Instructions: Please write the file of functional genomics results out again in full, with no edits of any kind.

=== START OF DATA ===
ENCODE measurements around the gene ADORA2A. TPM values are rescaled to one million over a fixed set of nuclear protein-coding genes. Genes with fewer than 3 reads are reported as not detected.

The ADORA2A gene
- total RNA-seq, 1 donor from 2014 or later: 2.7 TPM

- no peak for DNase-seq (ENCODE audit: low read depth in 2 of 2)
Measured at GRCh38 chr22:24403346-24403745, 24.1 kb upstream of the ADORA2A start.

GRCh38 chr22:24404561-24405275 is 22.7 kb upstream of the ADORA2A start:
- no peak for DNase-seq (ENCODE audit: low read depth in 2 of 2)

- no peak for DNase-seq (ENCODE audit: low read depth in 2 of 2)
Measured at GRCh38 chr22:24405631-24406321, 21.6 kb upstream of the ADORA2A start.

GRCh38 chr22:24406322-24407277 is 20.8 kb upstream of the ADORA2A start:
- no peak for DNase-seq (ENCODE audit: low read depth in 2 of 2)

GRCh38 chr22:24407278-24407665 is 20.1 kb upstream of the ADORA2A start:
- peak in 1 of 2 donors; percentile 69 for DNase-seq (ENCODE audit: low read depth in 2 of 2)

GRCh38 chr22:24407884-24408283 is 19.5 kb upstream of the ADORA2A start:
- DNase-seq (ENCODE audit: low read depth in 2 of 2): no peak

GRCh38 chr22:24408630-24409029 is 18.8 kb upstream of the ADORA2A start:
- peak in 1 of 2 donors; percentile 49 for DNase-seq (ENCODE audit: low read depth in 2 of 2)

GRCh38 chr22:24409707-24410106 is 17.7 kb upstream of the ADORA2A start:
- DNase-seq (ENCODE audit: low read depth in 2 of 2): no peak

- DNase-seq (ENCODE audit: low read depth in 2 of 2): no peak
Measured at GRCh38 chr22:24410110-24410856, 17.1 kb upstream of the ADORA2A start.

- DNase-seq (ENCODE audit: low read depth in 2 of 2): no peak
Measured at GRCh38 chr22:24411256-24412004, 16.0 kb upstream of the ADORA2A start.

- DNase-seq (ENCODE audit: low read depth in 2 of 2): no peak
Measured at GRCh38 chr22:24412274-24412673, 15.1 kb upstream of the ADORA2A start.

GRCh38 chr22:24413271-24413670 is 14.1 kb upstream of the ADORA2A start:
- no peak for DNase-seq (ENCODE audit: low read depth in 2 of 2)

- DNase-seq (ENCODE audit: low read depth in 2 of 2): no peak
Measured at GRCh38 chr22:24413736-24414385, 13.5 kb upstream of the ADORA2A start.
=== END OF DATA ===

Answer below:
ENCODE measurements around the gene ADORA2A. TPM values are rescaled to one million over a fixed set of nuclear protein-coding genes. Genes with fewer than 3 reads are reported as not detected.

The ADORA2A gene
- total RNA-seq, 1 donor from 2014 or later: 2.7 TPM

- no peak for DNase-seq (ENCODE audit: low read depth in 2 of 2)
Measured at GRCh38 chr22:24403346-24403745, 24.1 kb upstream of the ADORA2A start.

GRCh38 chr22:24404561-24405275 is 22.7 kb upstream of the ADORA2A start:
- no peak for DNase-seq (ENCODE audit: low read depth in 2 of 2)

- no peak for DNase-seq (ENCODE audit: low read depth in 2 of 2)
Measured at GRCh38 chr22:24405631-24406321, 21.6 kb upstream of the ADORA2A start.

GRCh38 chr22:24406322-24407277 is 20.8 kb upstream of the ADORA2A start:
- no peak for DNase-seq (ENCODE audit: low read depth in 2 of 2)

GRCh38 chr22:24407278-24407665 is 20.1 kb upstream of the ADORA2A start:
- peak in 1 of 2 donors; percentile 69 for DNase-seq (ENCODE audit: low read depth in 2 of 2)

GRCh38 chr22:24407884-24408283 is 19.5 kb upstream of the ADORA2A start:
- DNase-seq (ENCODE audit: low read depth in 2 of 2): no peak

GRCh38 chr22:24408630-24409029 is 18.8 kb upstream of the ADORA2A start:
- peak in 1 of 2 donors; percentile 49 for DNase-seq (ENCODE audit: low read depth in 2 of 2)

GRCh38 chr22:24409707-24410106 is 17.7 kb upstream of the ADORA2A start:
- DNase-seq (ENCODE audit: low read depth in 2 of 2): no peak

- DNase-seq (ENCODE audit: low read depth in 2 of 2): no peak
Measured at GRCh38 chr22:24410110-24410856, 17.1 kb upstream of the ADORA2A start.

- DNase-seq (ENCODE audit: low read depth in 2 of 2): no peak
Measured at GRCh38 chr22:24411256-24412004, 16.0 kb upstream of the ADORA2A start.

- DNase-seq (ENCODE audit: low read depth in 2 of 2): no peak
Measured at GRCh38 chr22:24412274-24412673, 15.1 kb upstream of the ADORA2A start.

GRCh38 chr22:24413271-24413670 is 14.1 kb upstream of the ADORA2A start:
- no peak for DNase-seq (ENCODE audit: low read depth in 2 of 2)

- DNase-seq (ENCODE audit: low read depth in 2 of 2): no peak
Measured at GRCh38 chr22:24413736-24414385, 13.5 kb upstream of the ADORA2A start.